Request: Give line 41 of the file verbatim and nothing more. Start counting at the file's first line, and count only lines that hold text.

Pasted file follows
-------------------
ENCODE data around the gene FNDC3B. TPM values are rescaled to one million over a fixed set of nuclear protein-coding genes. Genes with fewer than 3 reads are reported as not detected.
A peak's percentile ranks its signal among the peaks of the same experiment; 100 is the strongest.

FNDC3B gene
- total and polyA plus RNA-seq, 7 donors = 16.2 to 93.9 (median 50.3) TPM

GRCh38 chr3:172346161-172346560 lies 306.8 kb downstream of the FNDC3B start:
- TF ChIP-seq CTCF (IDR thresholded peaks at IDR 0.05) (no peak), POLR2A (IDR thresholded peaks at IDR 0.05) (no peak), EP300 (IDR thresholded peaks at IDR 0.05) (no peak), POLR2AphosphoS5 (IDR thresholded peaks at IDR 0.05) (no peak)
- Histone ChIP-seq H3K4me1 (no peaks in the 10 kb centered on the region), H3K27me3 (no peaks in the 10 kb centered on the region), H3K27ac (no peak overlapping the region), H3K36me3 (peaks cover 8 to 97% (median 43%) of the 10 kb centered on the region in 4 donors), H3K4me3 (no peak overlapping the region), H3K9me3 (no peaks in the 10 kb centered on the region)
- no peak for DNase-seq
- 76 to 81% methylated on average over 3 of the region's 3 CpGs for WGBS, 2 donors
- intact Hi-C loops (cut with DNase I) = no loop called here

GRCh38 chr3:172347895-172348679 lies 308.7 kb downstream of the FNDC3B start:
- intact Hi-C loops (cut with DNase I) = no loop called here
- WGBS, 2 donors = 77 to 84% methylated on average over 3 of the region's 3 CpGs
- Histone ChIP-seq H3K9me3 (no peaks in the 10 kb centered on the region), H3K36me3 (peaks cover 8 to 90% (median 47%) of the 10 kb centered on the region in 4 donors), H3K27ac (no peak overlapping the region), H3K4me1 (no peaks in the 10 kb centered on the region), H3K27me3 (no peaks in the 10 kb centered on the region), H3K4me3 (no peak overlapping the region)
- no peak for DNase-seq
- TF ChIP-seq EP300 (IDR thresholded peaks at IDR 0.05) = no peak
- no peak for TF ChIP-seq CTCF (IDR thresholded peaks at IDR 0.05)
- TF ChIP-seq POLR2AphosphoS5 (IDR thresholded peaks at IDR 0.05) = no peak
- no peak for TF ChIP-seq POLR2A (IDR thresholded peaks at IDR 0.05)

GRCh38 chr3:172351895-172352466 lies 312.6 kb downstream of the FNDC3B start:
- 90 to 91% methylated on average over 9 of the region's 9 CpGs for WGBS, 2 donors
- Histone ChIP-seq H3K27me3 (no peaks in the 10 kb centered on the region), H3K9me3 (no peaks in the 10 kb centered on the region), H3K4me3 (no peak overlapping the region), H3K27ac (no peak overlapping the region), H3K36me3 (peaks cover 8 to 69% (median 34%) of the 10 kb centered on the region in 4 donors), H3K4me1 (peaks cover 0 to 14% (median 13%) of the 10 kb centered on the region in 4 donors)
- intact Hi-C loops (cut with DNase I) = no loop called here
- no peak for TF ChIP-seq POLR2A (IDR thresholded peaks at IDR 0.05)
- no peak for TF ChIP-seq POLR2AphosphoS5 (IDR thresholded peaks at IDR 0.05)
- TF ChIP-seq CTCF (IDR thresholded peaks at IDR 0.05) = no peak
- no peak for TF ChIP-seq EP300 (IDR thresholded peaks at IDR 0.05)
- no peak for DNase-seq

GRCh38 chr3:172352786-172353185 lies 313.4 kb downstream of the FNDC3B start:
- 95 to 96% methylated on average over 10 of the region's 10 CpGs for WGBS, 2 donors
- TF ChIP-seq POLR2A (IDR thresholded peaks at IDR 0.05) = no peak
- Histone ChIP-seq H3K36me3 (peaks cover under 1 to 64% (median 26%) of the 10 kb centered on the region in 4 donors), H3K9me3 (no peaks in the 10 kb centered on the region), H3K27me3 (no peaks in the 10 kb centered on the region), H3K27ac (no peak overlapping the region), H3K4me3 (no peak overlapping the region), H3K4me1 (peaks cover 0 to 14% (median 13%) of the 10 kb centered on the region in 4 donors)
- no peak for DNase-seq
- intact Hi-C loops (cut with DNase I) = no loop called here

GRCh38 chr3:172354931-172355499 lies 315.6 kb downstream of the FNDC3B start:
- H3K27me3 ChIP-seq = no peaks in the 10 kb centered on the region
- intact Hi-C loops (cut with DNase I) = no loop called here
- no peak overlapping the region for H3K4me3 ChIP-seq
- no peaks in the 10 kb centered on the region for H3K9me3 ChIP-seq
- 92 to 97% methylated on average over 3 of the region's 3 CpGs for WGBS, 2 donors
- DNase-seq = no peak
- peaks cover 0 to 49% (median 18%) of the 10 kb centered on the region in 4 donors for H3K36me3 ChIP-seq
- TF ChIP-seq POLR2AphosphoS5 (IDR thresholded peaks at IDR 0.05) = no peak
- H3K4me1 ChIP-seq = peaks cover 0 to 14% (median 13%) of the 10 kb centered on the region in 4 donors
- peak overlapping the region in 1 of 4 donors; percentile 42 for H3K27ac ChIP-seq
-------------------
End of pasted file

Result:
- DNase-seq = no peak